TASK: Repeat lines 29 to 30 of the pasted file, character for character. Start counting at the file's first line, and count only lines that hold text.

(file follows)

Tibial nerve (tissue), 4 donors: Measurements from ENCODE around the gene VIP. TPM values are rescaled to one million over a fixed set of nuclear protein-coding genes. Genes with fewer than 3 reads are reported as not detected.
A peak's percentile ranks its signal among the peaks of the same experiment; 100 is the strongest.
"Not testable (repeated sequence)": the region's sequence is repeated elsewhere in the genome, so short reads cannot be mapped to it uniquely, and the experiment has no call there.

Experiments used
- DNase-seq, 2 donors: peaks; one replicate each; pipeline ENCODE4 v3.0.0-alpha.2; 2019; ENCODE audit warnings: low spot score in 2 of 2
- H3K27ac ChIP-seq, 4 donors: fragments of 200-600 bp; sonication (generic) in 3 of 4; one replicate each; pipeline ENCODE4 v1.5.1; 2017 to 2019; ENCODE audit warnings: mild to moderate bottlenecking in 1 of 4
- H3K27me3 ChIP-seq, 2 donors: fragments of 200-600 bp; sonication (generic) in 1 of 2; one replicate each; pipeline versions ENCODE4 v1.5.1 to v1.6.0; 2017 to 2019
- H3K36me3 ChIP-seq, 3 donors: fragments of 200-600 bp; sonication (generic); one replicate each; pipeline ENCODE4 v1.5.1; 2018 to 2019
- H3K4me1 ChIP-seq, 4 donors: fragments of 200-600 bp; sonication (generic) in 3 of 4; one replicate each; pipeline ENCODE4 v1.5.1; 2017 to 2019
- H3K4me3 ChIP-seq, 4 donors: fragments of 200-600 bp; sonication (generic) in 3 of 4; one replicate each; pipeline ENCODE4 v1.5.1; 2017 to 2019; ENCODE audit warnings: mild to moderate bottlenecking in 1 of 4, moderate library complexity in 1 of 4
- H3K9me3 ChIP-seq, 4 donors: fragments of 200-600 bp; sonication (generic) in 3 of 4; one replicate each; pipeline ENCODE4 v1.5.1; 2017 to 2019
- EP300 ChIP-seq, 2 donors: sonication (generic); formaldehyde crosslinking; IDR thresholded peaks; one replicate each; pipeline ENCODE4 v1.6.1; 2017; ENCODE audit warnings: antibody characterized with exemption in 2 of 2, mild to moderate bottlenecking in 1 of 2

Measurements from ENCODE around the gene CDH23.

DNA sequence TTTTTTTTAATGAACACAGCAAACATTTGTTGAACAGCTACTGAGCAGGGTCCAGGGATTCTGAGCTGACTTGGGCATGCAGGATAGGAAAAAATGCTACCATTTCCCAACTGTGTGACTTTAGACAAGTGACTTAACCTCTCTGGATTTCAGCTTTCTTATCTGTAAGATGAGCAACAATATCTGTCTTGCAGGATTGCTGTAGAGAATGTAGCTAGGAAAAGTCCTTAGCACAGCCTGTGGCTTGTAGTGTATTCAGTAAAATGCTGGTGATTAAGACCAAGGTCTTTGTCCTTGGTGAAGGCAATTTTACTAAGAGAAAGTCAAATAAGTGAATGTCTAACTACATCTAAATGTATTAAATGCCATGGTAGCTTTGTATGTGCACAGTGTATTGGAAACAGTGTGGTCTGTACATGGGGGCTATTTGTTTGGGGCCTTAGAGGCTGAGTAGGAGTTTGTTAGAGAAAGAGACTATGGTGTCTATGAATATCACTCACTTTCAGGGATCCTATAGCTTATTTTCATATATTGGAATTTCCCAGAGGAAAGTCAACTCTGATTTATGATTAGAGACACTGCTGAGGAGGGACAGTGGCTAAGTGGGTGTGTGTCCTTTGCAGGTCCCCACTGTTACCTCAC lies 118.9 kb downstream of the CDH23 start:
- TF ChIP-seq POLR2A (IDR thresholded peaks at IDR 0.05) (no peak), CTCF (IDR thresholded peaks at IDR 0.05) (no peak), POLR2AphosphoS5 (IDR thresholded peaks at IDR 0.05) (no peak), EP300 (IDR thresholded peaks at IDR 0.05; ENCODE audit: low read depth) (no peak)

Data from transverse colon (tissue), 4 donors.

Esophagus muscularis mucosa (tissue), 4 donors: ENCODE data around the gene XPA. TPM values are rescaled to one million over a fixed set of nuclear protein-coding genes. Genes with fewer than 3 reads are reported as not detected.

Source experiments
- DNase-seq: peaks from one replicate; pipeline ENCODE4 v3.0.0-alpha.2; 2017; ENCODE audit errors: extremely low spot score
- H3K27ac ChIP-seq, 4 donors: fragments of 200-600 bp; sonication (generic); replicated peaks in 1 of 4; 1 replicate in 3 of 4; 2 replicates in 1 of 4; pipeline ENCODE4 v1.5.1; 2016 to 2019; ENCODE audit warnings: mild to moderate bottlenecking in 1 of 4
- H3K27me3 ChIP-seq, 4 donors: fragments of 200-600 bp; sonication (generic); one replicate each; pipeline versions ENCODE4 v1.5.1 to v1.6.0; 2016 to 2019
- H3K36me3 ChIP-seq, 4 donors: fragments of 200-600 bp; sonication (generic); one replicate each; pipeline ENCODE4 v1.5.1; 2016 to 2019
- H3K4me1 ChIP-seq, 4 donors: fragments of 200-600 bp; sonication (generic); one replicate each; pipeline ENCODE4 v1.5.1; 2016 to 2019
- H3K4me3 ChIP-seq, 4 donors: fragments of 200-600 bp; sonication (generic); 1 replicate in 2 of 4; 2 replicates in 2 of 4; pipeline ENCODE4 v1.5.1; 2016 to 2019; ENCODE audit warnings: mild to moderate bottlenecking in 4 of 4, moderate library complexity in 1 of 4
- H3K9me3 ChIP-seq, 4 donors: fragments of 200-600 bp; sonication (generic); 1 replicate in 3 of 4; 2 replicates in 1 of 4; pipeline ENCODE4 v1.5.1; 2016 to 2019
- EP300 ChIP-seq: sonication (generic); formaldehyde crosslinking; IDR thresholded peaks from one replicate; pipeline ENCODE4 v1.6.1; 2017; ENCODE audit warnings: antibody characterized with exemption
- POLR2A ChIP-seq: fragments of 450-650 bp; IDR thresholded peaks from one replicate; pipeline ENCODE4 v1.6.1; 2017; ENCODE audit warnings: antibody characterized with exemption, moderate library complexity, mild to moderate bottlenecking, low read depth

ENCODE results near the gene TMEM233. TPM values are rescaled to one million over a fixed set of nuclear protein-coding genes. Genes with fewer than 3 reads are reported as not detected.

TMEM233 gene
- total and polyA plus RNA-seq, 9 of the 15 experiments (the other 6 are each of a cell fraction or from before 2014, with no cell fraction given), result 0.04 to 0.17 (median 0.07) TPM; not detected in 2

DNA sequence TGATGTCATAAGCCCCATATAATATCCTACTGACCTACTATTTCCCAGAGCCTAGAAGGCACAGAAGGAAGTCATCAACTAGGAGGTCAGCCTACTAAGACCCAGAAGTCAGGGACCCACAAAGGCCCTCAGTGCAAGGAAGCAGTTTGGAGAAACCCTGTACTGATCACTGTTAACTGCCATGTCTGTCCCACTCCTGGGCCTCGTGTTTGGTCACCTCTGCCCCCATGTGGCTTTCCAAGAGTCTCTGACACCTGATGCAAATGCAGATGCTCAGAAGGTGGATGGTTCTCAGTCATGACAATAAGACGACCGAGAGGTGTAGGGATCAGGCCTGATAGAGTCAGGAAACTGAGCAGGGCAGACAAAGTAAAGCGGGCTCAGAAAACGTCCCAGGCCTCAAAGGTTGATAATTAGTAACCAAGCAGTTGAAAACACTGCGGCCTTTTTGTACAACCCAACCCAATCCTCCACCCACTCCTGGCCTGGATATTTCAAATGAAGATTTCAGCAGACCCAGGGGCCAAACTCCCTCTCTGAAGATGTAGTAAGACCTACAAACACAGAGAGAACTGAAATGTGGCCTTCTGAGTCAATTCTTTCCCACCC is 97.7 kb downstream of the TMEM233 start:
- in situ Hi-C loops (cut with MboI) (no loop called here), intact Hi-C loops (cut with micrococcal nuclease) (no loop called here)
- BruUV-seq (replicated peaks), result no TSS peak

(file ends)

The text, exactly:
TMEM233 gene
- total and polyA plus RNA-seq, 9 of the 15 experiments (the other 6 are each of a cell fraction or from before 2014, with no cell fraction given), result 0.04 to 0.17 (median 0.07) TPM; not detected in 2